816 North Opinion

January 7, 2014

Susan Vollenweider | Auld acquaintance should be thanked, not forgot

Location, challenges, interests, careers and a wild, mad variety of other things bring people together. They also keep people together. When a common bond breaks it doesn’t mean the friendship ends, but it does change.

Dear Diane,

Your annual holiday letter and photo card arrived last month. Like every year, I studied the photo and read each word of the letter. Then, like every year, I hung the picture on a long ribbon with other holiday cards and put your letter next to my computer so that I would take the time to write you back.

Unlike every year, this year I am writing you back. My method may be a little more public than most letters between longtime friends, but I have a feeling I’m not the only one with better intentions than actions, not the only person who smiles at the remembrance of someone with whom they haven’t shared air space in a very long time.

I’m not the only person who needs to thank someone but doesn’t know how.

Recently a friend told me she was sad. Although her life had changed a great deal in the past year she felt she had lost friends in the process. I suspected that she hadn’t lost friends as much as she lost commonality with her friends. Things — location, challenges, interests, careers … a wild, mad variety of things bring people together. They also keep people together. When any common bond breaks it doesn’t mean the friendship ends, but it does change. I think that may have been what happened to her. I know that is what happened to us.

Our friendship began far away in time and geography — freshman dorms. Our commonality was address, Bob Seger and dollar quarts of Haffenreffer poured so the head could hold a straw upright. That drink morphed into Crate and Barrel glasses of Captain Morgan and Coke, careers and new grown-up lives in the same state. You married on a snowy night and we celebrated by candlelight at a historic inn. Our paths no longer parallel, we assumed friendship longevity. You schlepped the jeans that I left at your house in the trunk of your car for years and I always forgot to get them.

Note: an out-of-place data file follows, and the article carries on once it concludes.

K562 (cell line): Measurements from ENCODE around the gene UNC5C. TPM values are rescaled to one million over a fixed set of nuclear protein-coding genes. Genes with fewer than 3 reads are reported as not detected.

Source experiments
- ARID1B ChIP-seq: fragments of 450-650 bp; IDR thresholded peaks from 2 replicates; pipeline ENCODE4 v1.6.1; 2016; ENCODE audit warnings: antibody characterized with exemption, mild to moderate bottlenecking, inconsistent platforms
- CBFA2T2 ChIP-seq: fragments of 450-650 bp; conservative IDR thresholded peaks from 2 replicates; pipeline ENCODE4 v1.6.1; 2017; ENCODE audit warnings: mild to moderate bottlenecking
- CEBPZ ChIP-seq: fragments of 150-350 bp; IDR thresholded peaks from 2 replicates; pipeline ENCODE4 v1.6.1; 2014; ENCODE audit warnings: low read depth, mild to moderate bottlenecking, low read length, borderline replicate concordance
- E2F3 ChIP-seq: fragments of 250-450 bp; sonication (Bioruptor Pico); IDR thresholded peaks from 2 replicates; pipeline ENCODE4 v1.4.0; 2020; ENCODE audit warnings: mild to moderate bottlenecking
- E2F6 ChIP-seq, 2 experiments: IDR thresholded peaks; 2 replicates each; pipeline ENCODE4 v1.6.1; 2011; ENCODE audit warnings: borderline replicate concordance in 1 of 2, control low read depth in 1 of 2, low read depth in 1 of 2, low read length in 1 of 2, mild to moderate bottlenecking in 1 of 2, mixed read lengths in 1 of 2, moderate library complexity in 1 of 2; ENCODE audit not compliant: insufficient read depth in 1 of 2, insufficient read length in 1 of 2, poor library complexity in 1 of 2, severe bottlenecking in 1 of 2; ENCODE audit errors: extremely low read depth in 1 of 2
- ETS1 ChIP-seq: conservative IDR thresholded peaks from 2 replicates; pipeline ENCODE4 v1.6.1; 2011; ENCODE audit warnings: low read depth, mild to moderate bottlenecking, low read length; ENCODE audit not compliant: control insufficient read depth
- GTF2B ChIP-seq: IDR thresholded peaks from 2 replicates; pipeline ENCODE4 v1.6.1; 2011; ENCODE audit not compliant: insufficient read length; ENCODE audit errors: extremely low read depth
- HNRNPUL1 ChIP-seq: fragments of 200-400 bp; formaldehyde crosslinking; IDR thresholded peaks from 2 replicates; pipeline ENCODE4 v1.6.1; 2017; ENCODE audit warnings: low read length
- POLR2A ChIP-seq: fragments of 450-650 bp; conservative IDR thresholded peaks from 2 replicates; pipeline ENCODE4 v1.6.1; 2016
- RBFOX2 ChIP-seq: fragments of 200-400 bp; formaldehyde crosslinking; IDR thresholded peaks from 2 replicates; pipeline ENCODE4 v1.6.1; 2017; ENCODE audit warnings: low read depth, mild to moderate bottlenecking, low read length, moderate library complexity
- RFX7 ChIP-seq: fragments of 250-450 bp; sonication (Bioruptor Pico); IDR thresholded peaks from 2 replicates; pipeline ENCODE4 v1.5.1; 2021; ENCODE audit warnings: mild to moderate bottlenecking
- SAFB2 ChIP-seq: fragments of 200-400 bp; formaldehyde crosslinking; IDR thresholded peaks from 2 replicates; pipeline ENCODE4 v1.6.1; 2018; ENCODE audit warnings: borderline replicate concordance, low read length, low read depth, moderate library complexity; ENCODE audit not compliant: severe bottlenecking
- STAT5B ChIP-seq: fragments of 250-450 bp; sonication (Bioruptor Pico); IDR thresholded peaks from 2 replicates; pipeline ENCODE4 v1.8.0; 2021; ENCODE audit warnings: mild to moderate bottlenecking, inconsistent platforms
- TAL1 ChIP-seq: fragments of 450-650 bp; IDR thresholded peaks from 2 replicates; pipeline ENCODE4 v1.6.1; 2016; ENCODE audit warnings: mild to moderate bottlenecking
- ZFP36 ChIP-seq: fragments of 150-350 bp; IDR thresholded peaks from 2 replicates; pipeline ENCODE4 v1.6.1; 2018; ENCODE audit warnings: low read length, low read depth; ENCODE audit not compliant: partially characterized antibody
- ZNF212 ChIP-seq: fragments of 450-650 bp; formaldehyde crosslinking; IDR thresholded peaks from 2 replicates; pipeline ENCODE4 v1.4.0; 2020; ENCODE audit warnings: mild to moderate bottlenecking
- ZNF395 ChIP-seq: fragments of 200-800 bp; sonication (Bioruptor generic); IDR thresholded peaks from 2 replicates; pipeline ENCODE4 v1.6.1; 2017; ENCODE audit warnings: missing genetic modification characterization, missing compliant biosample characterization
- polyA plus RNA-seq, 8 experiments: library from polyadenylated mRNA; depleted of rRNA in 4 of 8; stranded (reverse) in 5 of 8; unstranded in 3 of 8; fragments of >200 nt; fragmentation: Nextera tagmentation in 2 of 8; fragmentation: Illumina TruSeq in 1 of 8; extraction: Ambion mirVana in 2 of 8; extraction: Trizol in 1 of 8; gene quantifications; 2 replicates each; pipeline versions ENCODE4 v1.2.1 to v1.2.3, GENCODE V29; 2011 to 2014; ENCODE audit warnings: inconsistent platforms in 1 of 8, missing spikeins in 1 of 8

Then our commonality shifted more — you had babies and I couldn’t relate. Hindsight insists I tell you how great you were at juggling it all. Cringe-barrasment says I should have been less selfish and listened to your new challenges instead of focusing on my own.

Sometimes common bonds break but the history of a friendship is enough to maintain it in a new form. I can’t imagine how my page in your address book looks — lots of changes. Sorry about that. But thank you for making room in the book for me. Thank you for that gift. It’s how I’ve been able to connect with your life for many years. How I could watch your freckle-faced son grow into a handsome man, your daughter turn from impish little girl into an accomplished equestrienne. The addition of horses and dogs to the family photos told me volumes about you as a mother. Your letters have always included not only the good, but the challenging. Your mood was always clear: Delighted. Sad. Stressed. Content. I admire that. It’s a sign of an honest, big heart.

We have not shared a state since 1989. But we have kept connected — though, I’m ashamed to say, through very little effort on my part.

In my experience most friendships end not because of drama or with hurt feelings; they usually fade because of circumstances. I am grateful that your big heart keeps a space for me despite the changes in ours. You have a place in mine as well.

Your longtime, long-distance and long apologetic friend,


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